Notwithstanding Pakistan’s allegations regarding the Indian hand behind the TTP and Baloch separatists, the Afghan Taliban cannot be exonerated because they are closely allied with militant groups who claim responsibility for attacks inside Pakistan.
If the Afghan Taliban can defeat Islamic State in Khorasan Province (ISK-P) in Afghanistan’s east, why not the TTP? Quite understandably, the Taliban’s stern action against the ISK-P in eastern Afghanistan was based on their rivalry as much as their silence over the presence of TTP in the same region validates an undeclared alliance. The Taliban and the TTP relationship is also reflected in one recent report by the United Nations.
China needs a safer security environment to continue with its ambitious investment projects in Pakistan for an extension to Afghanistan at a later stage. To help mitigate China’s concerns, Pakistan has to act, be that the TIP (ETIM), as mentioned in the Chinese Foreign Ministry’s statement, TTP, or the Afghan Taliban.
The Once Naïve Taliban Isn’t So Anymore
At the same time, notwithstanding their converging interests, Pakistan’s relationship with the Taliban is also not as easygoing as is generally believed to be. The once naïve Taliban leadership is cognisant of the motives of their Pakistani handlers and their strategic and foreign policy in lending support to the Taliban.
At least two people who visited Doha during the past few months and spoke to a few lower and mid-ranking Taliban representatives observed that “the Taliban leadership is doubtful of Pakistan as much as Pakistanis are about the Taliban”.
However, while Pakistan wants the Taliban on its side to keep India out of Afghanistan, the Taliban are not ready to arm-twist the TTP, which they consider a useful asset in terms of future leverage over the Pakistanis.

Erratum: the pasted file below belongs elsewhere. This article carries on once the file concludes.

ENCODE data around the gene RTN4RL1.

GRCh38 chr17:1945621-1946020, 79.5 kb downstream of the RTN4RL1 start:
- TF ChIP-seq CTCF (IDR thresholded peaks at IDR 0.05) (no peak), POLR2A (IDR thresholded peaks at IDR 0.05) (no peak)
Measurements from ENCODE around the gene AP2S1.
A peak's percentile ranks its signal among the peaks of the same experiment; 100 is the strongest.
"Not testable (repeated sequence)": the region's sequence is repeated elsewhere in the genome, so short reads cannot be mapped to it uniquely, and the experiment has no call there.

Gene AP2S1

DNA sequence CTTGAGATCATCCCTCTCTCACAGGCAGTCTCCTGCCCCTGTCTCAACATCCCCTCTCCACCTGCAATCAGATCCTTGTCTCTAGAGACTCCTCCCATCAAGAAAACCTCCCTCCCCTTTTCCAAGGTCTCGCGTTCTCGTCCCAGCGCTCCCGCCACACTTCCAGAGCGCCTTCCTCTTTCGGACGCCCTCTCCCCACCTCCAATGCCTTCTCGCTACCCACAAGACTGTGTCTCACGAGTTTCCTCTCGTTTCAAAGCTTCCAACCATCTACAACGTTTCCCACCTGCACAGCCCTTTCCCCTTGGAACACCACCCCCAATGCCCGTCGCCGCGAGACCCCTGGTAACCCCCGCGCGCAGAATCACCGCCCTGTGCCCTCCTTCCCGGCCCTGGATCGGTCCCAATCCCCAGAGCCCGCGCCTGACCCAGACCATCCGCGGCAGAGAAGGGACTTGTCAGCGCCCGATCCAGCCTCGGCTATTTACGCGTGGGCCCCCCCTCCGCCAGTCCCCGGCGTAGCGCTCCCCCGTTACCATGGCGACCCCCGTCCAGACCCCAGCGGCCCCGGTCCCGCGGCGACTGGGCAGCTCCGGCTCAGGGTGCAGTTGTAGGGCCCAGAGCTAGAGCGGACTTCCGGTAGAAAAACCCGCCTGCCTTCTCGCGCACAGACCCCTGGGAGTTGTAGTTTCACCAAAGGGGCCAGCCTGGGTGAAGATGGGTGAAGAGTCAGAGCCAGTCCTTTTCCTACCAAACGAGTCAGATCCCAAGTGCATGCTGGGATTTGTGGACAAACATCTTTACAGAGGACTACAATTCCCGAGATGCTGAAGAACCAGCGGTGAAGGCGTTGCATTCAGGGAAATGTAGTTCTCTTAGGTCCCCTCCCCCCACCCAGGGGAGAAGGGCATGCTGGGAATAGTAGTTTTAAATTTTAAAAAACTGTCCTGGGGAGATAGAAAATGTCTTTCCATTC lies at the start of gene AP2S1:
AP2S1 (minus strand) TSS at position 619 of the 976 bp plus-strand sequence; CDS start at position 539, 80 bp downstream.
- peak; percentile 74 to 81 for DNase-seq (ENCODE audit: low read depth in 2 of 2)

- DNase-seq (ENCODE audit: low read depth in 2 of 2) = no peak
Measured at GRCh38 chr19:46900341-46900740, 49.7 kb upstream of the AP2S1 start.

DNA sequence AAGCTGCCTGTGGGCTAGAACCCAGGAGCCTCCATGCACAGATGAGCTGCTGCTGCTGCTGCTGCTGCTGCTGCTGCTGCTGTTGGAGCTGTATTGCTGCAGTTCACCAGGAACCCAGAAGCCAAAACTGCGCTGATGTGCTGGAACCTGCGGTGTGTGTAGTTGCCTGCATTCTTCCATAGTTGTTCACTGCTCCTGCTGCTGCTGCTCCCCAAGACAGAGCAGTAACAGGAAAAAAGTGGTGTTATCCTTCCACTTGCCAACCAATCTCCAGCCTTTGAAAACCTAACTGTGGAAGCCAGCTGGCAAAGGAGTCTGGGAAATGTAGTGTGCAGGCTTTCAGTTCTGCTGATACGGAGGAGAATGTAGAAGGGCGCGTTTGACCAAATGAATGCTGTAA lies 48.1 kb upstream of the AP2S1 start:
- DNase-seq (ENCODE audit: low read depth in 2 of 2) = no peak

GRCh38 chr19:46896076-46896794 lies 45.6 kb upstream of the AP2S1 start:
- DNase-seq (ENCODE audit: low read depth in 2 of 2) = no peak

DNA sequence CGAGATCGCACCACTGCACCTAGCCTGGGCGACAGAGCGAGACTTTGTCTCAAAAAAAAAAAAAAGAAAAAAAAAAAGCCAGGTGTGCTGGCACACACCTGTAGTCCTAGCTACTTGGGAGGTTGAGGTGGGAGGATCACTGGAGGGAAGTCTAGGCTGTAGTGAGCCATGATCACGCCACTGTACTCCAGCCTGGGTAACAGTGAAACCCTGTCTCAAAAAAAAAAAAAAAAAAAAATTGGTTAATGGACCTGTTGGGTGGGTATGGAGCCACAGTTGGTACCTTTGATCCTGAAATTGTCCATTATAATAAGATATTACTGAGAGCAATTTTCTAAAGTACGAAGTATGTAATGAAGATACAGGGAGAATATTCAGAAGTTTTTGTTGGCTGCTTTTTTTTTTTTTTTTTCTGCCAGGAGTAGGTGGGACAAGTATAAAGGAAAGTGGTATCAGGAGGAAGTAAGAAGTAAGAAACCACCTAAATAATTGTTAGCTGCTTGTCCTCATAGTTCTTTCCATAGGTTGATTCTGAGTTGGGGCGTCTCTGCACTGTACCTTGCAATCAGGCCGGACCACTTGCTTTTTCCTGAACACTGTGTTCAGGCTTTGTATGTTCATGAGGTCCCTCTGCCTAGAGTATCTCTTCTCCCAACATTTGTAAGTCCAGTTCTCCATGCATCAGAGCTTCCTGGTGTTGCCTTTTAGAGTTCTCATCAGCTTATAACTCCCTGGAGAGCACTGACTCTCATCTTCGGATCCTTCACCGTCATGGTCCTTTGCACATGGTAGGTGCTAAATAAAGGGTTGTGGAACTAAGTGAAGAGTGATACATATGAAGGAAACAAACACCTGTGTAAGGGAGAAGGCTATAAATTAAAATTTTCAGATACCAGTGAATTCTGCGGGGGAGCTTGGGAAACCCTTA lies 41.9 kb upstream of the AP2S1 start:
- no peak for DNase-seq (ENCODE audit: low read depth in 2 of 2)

On the international front, pressure is mounting on Pakistan to nudge, push or force the Taliban for an inclusive government. In doing so, the Taliban leadership fears opposition from the hardliners in their ranks who fought for 20 years, carrying the ideal of a utopian medieval state in their heads as envisioned by their one-eyed founder Mullah Muhammad Omar.
Pakistan, meanwhile, risks its ties with the Taliban by using pressure to persuade the latter for a government having representatives of all ethnicities. Not doing so may cost Pakistan its relationship with the West.
Defining Taliban’s ‘Inclusive’ Government
Notwithstanding the wheeling and dealing in Kabul, the Taliban leadership have already said that there is no place for those who remained part of the previous governments. The Taliban’s definition of an “inclusive” set-up is to pick Uzbek, Tajik, and Turkmen Taliban for official ranks.
Keeping aside Pakistan Foreign Minister’s remarks about the Taliban being “smart” and “savvy”, another hardliner regime in Kabul may prove a nightmare for Pakistan. The 90s’ Taliban, when dislodged in 2001, resulted in the emergence of a TTP emirate in Pakistan’s tribal region bordering Afghanistan.
Encouraged by the Taliban victory, the TTP has already amplified attacks in Pakistan’s north. Another pariah regime in Kabul will have serious consequences for Pakistan’s unbalanced economy, its poor international image, and a society divided on ethnic and sectarian lines.
(The writer is an analyst keeping an eye on security and politics in Afghanistan and Pakistan. This is an opinion piece. The views expressed above are the author’s own. The Quint neither endorses nor is responsible for the same.)